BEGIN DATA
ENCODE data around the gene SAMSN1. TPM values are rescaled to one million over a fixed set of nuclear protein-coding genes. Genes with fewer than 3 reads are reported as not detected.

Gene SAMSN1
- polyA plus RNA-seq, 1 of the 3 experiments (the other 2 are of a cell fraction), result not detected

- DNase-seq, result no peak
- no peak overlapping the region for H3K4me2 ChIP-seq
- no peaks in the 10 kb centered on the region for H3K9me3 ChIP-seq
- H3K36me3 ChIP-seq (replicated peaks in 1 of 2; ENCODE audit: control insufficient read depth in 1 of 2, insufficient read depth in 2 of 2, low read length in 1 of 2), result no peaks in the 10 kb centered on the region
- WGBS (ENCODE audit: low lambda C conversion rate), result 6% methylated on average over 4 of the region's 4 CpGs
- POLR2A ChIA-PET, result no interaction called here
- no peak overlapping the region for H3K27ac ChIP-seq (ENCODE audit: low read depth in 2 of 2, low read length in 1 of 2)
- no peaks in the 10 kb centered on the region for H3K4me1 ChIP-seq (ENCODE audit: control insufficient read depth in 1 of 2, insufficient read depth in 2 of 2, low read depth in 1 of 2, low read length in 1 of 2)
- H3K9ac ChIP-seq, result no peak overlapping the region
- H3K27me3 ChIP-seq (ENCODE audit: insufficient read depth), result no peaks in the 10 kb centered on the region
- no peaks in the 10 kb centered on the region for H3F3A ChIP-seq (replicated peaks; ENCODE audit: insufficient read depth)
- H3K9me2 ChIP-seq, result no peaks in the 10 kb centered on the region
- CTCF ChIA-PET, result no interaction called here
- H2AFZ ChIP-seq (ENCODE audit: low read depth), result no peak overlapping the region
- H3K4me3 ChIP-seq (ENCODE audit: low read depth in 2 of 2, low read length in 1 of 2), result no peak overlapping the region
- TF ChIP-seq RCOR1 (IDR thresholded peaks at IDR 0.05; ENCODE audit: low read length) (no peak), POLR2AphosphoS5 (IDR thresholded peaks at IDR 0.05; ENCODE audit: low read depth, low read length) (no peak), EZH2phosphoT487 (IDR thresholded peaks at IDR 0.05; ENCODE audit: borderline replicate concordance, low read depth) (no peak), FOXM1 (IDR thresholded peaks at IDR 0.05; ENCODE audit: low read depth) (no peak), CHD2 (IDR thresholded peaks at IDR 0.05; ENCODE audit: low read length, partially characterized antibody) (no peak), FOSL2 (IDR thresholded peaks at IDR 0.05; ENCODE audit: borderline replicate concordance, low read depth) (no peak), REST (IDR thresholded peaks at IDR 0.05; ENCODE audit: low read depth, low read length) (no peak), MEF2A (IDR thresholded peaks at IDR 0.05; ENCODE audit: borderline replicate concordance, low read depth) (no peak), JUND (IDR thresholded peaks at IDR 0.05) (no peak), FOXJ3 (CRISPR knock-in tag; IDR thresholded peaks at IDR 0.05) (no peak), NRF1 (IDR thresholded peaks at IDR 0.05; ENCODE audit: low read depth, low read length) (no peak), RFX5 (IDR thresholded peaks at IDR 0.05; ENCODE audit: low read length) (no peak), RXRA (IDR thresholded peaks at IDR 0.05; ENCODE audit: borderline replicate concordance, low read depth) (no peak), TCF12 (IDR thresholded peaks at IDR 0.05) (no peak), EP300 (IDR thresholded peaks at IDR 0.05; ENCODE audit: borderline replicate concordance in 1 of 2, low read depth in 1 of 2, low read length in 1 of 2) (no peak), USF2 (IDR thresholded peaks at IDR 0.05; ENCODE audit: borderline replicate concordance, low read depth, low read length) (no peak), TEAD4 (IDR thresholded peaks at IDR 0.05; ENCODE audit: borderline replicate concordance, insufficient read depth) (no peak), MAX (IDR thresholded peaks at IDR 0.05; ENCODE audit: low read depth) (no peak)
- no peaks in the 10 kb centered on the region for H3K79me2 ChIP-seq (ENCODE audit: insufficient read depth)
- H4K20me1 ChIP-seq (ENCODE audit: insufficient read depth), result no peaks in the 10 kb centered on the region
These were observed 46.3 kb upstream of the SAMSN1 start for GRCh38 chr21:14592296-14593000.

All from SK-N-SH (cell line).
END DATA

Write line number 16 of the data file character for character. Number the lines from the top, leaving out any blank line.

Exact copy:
- CTCF ChIA-PET, result no interaction called here